Reflections on life at thirty

My visions of thirty at twelve were concise and unmoving. Adult. Children. House. Car. Cat. Suburbs of a non-descript town in Ohio. I had always envisioned myself an English teacher. An eternal bookworm, I hid a flashlight under my bed to read during the wee hours, the ‘ungodly’ hours as we called them in my cozy suburb of Akron, Ohio in those days. I imaged that thirty year olds were responsible, that they attended funny cocktail parties in party dresses, sipping on long-stemmed martinis and laughing about adult jokes, in adult-speak.  I would have imagined a cake, which I would have baked in my suburban home, and that my husband would have bought me a dozen long-stemmed red roses. And I would blow them out happily, holding his hand in the act.

 

Never would I have envisioned thirty to be spent in mid-air on my way to Copenhagen. I’m not sure I could have placed Denmark on the map at 12, though I did enjoy geography. I would have situated it somewhere in Europe, perhaps with a bit of mild hesitation around Germany. I choose the age of 12 for the purposes of this comparison because that is when I was no longer biologically a girl. But yet with all of the humor and irony of this comparison, I chose this life, down to the last detail. I fought to be with a man who was from a far-off ‘Northern’ country, despite all of the odds, applied to 10 PhD programs across the last 5 years, was desperate to live in a big, international city after having resided abroad for so many years and in, what I thought then was a unrelenting need to be cosmopolitan and not suburban. Anything but suburban. Death over suburban. It turns out, that I am more and more okay with the thought of it now. Whenever I return home to the once-misunderstood suburbs of Ohio after a stint away, I am taken aback to how peaceful it feels. There are weak moments when I long to jump into a car, another very decisive move I made when returning to the US. I would have no car, walk everywhere, carry on what I perceived as the ‘good’ practices acquired as an expat. Now, I’d like to sit in a car, feel the breeze in my hair, sing aloud to a pop song or two. It seems that my twenties were a process of letting go, distancing, forming a strong sense of self and an identity. It appears my thirties will be one of openness, embracing origins, returning ‘home.’

 

My twenties were also a decade in which I separated from my parents. With an extremely close relationship to both mother and father, I would rely on them for moments of uncertainty, help ‘figuring things out,’ a comfort phone call, a pep talk, a tight squeeze. One thing that I can say about my 12 year-old visions which is very real, is that fact that I am now an adult. I call the shots now. My parents can certainly give advice, but my adult experience is so inherently different than theirs was. They have no idea how to council a budding academic. Don’t know what to say when a problem might arise in the teaching of students. They can’t tell me to ‘study hard,’ because they know that I might even study too hard.  Don’t know which journals I should publish in, how I should form my dissertation committee, which conferences I should attend. Those are my worries now. And it feels good. Although their wisdom runs deep and I am certain they can continue to teach me a lot about life, aging, child-rearing and a whole slew of other gems, I feel a greater sense of independence now than ever. Their voices fade into the background and mine grows stronger. It’s a voice that needed some coaxing to come out of its shell. To sing. This is, after all, the soundtrack of my life. It’s important that I be the protagonist.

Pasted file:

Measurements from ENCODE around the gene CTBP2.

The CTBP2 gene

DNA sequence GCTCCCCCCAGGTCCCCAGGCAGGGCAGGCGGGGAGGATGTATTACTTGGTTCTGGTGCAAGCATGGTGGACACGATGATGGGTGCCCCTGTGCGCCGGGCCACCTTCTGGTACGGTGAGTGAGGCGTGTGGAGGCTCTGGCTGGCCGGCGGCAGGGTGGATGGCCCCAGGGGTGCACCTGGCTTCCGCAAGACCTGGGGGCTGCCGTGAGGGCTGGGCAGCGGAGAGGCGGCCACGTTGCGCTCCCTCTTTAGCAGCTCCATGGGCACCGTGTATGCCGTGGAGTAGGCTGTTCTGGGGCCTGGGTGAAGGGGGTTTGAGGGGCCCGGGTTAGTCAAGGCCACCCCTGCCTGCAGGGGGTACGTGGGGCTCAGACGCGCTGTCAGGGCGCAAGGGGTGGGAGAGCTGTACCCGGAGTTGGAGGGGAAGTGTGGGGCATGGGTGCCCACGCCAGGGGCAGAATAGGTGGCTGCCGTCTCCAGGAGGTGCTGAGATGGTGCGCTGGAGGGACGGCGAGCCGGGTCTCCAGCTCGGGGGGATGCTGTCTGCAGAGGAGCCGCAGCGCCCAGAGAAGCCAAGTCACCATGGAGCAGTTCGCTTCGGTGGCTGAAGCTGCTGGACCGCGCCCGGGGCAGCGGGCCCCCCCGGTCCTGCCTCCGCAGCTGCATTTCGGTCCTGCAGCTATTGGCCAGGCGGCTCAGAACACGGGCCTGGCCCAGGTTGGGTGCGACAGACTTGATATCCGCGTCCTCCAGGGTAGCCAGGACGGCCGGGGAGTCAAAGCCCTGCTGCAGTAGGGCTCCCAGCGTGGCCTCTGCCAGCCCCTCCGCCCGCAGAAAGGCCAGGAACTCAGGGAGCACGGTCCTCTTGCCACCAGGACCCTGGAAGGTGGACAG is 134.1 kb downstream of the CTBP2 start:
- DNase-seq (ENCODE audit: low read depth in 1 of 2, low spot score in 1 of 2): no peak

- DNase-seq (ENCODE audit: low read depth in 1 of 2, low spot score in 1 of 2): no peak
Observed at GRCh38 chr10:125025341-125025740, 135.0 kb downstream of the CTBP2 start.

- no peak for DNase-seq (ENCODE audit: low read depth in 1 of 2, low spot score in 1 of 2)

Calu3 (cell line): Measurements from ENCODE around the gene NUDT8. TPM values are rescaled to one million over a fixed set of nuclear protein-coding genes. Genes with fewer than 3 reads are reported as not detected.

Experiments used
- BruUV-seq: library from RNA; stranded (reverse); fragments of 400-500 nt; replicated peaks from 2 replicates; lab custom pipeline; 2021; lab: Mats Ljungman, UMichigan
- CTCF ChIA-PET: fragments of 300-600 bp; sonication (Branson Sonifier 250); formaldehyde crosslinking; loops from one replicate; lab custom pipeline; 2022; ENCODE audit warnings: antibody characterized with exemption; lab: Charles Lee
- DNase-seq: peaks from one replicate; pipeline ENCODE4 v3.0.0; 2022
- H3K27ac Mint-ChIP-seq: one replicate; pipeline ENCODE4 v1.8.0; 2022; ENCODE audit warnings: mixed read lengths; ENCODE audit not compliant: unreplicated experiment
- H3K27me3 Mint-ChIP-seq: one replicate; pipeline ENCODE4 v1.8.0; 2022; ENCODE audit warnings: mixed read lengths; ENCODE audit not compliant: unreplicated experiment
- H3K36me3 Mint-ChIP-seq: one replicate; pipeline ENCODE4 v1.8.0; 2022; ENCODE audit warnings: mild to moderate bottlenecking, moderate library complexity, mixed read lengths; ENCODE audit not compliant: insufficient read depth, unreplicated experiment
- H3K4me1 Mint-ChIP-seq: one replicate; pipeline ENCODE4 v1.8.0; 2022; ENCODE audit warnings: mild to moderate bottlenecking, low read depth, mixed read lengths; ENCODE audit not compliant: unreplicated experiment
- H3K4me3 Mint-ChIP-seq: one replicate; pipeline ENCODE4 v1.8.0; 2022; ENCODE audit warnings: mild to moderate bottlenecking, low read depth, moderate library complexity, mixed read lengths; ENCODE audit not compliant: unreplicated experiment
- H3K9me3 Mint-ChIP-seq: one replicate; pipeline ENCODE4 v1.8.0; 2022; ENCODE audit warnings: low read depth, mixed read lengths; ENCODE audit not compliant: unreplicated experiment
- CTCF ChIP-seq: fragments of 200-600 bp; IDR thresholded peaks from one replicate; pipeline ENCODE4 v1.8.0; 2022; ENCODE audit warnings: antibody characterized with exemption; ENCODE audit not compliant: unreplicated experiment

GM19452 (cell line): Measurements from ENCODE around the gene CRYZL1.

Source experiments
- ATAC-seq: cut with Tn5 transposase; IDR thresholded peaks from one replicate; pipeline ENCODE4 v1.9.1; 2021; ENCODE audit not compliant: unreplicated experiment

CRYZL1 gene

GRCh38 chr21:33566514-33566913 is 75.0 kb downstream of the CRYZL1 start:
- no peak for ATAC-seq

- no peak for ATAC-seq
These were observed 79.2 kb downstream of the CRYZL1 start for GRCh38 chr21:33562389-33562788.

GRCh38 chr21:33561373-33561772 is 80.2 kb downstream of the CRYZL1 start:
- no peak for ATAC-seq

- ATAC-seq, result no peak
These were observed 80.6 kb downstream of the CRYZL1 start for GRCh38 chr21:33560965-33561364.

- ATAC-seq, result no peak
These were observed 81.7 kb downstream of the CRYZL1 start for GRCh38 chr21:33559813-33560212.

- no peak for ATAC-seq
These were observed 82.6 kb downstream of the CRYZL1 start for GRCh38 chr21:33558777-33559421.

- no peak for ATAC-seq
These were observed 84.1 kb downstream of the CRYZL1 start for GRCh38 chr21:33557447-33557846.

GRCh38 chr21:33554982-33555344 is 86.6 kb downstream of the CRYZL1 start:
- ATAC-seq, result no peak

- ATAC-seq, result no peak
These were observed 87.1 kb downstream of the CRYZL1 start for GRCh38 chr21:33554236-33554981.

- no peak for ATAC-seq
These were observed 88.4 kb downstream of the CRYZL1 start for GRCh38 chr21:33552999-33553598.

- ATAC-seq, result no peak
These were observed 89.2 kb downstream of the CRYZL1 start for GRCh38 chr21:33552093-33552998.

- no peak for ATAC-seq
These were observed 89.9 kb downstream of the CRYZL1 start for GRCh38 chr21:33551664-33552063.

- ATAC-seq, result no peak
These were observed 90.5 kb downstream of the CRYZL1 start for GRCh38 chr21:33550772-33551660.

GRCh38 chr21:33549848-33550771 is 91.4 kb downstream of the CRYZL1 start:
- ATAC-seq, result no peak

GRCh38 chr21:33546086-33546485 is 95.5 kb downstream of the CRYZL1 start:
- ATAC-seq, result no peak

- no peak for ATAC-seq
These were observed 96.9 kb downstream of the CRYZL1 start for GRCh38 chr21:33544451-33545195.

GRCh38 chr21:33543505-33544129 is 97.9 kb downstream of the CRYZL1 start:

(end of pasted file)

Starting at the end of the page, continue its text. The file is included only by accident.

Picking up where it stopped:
Returning to my envisioned childhood sense of 30, it would appear that I am in fact married. Though marriage is not perfect. It is a partnership that involves a lot of discussions, a number of long hard talks, compromise and some major tongue holding. But is also a thing of beauty, a calm, deep-seeded strength amidst the chaos of life. It is companionship, council, friendship, love and what is probably the deepest personal relationship one might have in his/her adult life. But again, it is a process and a thing to be nurtured daily and not forgotten about. It is more than a romantic dinner date with a glass of merlot, the aforementioned long-stemmed roses and some pretty words. It can be that too, but only sometimes. And often more than sometimes, if you are lucky.

 

So, it would appear that I do not live in the suburbs. I’m okay with that. Washington D.C treats me and my desired 30 something lifestyle just perfectly, thanks. Is that to say that when I finish the Ph.D. and look for a place to raise a family that I might not apply to tenure-track positions in cozy mid-Western colleges? No. I’d love to. In due time I’d also like to have a car. Hell, make it a mini-van. Bring it on! I’d also like little ones; in fact I can’t envision a ‘long-run’ without them.  I do feel that a Dr. Musings would be far more capable of raising them than a 3rd year Ph.D. student (with all the work, stress and lack of money that entails) Ms. Musings. So, it looks like I’ll be waiting at least another 2.5 years. It is good to think that I won’t be a grad student taking classes after 30 ½. I’m done with all classes related to the doctorate in June. Then there’s just the dissertation. You know, that little thing.

 

I do love my apartment, but I think I’d also like to have that aforementioned house within the next 5 years. I’d like a bit more ‘land’ than the downtown 1-bedroom can accommodate. At the same time, I can’t imagine straying too far from an urban center. To be within an hour from a mid-sized city sounds just about right to me. Close enough for a potential drive to see a play, far enough away to not fight the traffic.

 

And yet, when I reflect on these last thirty years (as I suppose we all do this year, or next (for those 82ers) or in the following couple of years), there are certainly things I’d like to tweak about the following 30. And there are others which I unabashedly love. My job, the international aspect of my life, my dedicated husband who does not cringe at my hyper-stressed-end-of-the-semester self, my friends, my family. Other tid-bits need a bit of work. I’m sure at 40 I’ll be thinking the same thing; they’ll just be different tid-bits.